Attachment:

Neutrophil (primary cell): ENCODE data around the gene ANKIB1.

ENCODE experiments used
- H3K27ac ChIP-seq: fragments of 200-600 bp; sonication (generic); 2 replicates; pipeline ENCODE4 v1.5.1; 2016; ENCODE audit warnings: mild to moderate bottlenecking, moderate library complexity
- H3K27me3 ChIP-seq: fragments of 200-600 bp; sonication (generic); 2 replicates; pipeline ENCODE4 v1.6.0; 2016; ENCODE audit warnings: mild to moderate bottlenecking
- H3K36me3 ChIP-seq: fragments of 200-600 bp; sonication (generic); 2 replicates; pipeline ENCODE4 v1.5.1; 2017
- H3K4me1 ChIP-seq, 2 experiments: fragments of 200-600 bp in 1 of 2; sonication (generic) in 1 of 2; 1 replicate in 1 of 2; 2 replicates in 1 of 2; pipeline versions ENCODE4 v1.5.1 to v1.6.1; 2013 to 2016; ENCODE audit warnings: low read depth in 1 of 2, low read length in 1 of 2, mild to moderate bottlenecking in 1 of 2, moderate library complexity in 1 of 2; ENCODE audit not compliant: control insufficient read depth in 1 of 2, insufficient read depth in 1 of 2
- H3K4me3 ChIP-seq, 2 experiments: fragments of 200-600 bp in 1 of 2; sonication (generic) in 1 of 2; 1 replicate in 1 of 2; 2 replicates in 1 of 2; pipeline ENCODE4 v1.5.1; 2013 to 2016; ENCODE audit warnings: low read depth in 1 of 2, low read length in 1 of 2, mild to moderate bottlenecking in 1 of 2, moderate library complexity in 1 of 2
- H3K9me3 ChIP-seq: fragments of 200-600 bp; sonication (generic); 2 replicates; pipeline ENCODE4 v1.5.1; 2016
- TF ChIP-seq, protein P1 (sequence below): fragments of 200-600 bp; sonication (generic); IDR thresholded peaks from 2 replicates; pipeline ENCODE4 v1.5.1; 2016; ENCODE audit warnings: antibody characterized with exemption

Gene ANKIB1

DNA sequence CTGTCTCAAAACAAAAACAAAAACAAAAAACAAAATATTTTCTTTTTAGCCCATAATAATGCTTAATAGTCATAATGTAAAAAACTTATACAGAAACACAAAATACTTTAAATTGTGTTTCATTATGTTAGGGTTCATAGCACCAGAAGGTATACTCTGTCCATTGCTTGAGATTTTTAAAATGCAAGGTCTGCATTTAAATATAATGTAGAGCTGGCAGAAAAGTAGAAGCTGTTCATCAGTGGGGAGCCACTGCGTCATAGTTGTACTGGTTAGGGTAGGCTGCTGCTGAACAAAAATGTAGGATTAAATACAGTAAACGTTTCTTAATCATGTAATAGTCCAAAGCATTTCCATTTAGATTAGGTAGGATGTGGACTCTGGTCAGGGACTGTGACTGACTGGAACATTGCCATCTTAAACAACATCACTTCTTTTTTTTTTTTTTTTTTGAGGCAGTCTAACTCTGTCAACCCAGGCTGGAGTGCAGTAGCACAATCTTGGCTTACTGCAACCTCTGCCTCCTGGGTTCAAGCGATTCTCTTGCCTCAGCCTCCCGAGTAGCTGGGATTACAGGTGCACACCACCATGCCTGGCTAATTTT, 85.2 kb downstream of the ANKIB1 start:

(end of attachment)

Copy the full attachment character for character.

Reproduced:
Neutrophil (primary cell): ENCODE data around the gene ANKIB1.

ENCODE experiments used
- H3K27ac ChIP-seq: fragments of 200-600 bp; sonication (generic); 2 replicates; pipeline ENCODE4 v1.5.1; 2016; ENCODE audit warnings: mild to moderate bottlenecking, moderate library complexity
- H3K27me3 ChIP-seq: fragments of 200-600 bp; sonication (generic); 2 replicates; pipeline ENCODE4 v1.6.0; 2016; ENCODE audit warnings: mild to moderate bottlenecking
- H3K36me3 ChIP-seq: fragments of 200-600 bp; sonication (generic); 2 replicates; pipeline ENCODE4 v1.5.1; 2017
- H3K4me1 ChIP-seq, 2 experiments: fragments of 200-600 bp in 1 of 2; sonication (generic) in 1 of 2; 1 replicate in 1 of 2; 2 replicates in 1 of 2; pipeline versions ENCODE4 v1.5.1 to v1.6.1; 2013 to 2016; ENCODE audit warnings: low read depth in 1 of 2, low read length in 1 of 2, mild to moderate bottlenecking in 1 of 2, moderate library complexity in 1 of 2; ENCODE audit not compliant: control insufficient read depth in 1 of 2, insufficient read depth in 1 of 2
- H3K4me3 ChIP-seq, 2 experiments: fragments of 200-600 bp in 1 of 2; sonication (generic) in 1 of 2; 1 replicate in 1 of 2; 2 replicates in 1 of 2; pipeline ENCODE4 v1.5.1; 2013 to 2016; ENCODE audit warnings: low read depth in 1 of 2, low read length in 1 of 2, mild to moderate bottlenecking in 1 of 2, moderate library complexity in 1 of 2
- H3K9me3 ChIP-seq: fragments of 200-600 bp; sonication (generic); 2 replicates; pipeline ENCODE4 v1.5.1; 2016
- TF ChIP-seq, protein P1 (sequence below): fragments of 200-600 bp; sonication (generic); IDR thresholded peaks from 2 replicates; pipeline ENCODE4 v1.5.1; 2016; ENCODE audit warnings: antibody characterized with exemption

Gene ANKIB1

DNA sequence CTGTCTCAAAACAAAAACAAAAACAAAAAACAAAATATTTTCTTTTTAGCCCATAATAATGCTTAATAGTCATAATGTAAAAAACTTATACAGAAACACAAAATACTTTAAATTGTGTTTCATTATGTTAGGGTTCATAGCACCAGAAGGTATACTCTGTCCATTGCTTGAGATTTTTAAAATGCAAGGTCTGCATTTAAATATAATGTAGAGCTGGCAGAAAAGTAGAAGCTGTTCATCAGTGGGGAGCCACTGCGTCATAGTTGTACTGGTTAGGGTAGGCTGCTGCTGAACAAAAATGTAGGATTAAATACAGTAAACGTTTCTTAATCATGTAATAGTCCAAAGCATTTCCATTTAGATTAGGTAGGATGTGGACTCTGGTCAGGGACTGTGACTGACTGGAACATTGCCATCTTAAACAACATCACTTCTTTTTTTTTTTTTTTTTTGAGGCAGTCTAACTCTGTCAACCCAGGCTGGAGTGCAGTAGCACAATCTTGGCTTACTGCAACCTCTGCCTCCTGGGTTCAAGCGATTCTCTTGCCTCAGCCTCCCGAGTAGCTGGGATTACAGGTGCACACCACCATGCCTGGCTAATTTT, 85.2 kb downstream of the ANKIB1 start: